A system of great complexity can be dramatically affected over time by small disturbances, as feedback loops plus second or higher-order effects combine to overwhelm expected behaviour. This is popularly known as the butterfly effect after the theory that a butterfly flapping its wings in the tropics can lead to storms elsewhere in the Globe. We’re not aware of any evidential proof for this effect, nor is there likely to be, however it does have parallels in model theory.
A mathematical model of a complex system can be hugely affected by small errors in the initial conditions fed into it. This can be demonstrated by re-running the model after introducing small changes at the start. Another interesting test is to take the outputs from a run and feed them as starting parameters to a re-run in reverse (backwards in time) to see how close to the original starting conditions it gets. This can starkly demonstrate the stability of the model faced with uncertain data.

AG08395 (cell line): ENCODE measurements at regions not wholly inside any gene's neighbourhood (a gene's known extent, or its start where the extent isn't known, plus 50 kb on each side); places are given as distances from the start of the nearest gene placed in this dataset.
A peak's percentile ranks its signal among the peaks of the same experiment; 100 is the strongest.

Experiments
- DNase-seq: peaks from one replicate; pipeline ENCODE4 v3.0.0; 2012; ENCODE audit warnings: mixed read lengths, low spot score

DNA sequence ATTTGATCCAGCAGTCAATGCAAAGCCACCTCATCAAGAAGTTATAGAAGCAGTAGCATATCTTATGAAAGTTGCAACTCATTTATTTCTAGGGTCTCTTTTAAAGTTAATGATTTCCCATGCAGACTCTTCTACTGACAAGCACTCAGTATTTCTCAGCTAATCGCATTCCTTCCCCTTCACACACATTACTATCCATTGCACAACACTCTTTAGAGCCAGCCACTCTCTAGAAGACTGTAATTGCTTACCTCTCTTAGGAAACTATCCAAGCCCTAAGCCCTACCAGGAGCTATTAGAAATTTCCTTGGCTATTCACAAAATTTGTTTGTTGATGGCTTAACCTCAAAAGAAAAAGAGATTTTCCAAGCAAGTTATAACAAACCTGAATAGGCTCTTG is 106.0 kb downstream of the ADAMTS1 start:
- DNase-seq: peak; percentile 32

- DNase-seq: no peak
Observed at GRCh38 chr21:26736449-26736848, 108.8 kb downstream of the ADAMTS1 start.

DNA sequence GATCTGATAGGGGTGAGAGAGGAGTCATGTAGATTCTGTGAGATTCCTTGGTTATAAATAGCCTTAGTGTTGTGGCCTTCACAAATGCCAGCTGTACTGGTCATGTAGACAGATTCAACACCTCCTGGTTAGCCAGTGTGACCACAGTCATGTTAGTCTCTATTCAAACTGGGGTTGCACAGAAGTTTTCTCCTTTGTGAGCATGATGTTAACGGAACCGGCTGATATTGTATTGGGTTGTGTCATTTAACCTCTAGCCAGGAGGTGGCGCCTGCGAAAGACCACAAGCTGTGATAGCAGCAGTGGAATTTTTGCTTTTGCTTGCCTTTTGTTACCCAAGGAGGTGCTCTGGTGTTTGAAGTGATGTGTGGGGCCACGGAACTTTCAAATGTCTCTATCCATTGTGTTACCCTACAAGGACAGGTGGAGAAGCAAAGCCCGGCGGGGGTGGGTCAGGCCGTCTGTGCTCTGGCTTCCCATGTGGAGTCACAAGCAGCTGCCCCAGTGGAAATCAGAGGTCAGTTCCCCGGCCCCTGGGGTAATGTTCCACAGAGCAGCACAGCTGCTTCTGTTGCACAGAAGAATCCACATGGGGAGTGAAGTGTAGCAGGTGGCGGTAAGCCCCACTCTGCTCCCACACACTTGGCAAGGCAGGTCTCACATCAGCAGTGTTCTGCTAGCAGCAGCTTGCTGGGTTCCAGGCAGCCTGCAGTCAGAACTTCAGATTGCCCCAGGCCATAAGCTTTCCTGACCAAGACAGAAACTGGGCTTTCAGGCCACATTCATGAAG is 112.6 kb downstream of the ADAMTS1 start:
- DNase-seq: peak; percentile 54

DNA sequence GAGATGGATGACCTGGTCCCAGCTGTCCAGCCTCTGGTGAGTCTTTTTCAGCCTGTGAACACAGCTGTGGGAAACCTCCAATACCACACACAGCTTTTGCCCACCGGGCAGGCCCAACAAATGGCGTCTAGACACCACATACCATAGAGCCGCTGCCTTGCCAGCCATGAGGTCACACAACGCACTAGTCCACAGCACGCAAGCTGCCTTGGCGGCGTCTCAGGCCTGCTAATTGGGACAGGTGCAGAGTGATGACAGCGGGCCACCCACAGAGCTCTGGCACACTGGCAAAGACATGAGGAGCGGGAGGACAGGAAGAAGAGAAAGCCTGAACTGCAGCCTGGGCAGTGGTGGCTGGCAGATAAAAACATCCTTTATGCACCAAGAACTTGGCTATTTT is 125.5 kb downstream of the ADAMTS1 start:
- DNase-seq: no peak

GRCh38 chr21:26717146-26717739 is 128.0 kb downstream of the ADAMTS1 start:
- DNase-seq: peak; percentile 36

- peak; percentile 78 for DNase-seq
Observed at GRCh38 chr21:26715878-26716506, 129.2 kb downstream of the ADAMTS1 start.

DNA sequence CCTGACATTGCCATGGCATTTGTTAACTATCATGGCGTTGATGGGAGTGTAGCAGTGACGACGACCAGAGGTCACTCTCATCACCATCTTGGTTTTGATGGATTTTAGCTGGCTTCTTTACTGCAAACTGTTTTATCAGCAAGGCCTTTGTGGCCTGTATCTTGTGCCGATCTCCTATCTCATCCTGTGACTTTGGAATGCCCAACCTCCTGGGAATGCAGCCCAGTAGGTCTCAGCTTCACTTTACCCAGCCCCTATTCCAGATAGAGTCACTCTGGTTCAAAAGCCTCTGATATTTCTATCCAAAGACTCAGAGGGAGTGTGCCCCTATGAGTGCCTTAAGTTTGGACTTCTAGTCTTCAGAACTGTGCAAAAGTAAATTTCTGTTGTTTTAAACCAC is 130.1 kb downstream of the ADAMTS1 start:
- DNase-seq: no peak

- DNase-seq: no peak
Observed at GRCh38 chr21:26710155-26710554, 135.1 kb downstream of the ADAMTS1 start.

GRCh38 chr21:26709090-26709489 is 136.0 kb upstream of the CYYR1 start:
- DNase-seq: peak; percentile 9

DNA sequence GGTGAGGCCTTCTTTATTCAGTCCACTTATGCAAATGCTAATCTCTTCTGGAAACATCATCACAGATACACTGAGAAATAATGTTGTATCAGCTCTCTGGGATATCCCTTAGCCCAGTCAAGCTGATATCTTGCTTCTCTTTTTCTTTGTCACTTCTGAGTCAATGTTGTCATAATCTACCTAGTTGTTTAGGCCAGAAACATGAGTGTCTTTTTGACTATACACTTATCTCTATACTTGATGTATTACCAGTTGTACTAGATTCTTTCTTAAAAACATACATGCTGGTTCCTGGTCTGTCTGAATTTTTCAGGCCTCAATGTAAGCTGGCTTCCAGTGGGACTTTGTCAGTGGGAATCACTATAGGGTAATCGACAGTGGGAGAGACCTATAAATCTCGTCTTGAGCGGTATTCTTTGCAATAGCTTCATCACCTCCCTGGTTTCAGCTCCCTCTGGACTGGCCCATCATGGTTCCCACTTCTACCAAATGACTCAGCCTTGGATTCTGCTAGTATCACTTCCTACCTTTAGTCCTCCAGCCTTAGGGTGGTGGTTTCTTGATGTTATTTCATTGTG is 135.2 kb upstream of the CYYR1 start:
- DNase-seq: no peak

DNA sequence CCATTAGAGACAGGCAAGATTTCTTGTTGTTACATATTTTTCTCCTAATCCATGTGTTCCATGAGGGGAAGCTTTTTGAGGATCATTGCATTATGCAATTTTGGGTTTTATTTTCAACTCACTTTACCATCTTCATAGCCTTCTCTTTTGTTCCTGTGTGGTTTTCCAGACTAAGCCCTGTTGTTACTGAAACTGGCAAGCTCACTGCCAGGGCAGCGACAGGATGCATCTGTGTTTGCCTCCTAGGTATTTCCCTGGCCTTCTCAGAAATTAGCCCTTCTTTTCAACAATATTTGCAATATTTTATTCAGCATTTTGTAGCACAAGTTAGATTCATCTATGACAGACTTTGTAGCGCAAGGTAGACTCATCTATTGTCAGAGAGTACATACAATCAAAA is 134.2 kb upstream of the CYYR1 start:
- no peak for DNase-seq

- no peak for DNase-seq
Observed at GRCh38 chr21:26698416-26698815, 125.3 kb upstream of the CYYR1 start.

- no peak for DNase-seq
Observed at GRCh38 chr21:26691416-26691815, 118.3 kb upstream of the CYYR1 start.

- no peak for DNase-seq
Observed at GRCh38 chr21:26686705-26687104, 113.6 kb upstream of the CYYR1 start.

It is very interesting that the Bank of England uses the idea of “uncertainty” in its economic forecasting models and attempts to quantify it by counting occurrences of the word itself in just four national newspapers: the Financial Times, The Times, The Guardian and The Independent. These are all strongly pro-Remain and keen to report on the doom facing Britain if it leaves the EU. It might have been better to have included some pro-Leave newspapers in the count, like The Telegraph, Express and Daily Mail which together have about three times more readers than the chosen ones.
Use of the ‘uncertainty factor’ reduces the Bank’s forecast for UK growth next year by 0.5%, down from a respectable 1.9% to a merely acceptable 1.4%.
The dubious ‘science’ behind this input to the Bank’s model is exposed by a senior member of the Bank itself: http://www.bankofengland.co.uk/publications/Documents/speeches/2016/speech942.pdf
(see also our previous post on The Truth, Plain and Simple)